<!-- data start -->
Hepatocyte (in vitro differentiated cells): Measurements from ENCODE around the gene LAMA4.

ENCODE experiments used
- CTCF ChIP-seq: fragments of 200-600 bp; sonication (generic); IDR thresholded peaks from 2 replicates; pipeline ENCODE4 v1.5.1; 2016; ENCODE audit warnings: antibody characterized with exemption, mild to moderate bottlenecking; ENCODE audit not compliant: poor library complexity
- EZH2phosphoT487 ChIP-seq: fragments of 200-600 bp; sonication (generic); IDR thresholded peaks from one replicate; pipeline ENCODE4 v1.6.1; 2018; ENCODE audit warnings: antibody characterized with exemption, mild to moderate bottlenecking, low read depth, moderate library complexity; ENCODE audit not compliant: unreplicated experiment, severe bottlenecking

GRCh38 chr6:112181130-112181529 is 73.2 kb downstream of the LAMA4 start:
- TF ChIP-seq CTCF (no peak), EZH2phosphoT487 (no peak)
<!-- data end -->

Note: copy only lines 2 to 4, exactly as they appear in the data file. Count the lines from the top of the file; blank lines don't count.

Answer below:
ENCODE experiments used
- CTCF ChIP-seq: fragments of 200-600 bp; sonication (generic); IDR thresholded peaks from 2 replicates; pipeline ENCODE4 v1.5.1; 2016; ENCODE audit warnings: antibody characterized with exemption, mild to moderate bottlenecking; ENCODE audit not compliant: poor library complexity
- EZH2phosphoT487 ChIP-seq: fragments of 200-600 bp; sonication (generic); IDR thresholded peaks from one replicate; pipeline ENCODE4 v1.6.1; 2018; ENCODE audit warnings: antibody characterized with exemption, mild to moderate bottlenecking, low read depth, moderate library complexity; ENCODE audit not compliant: unreplicated experiment, severe bottlenecking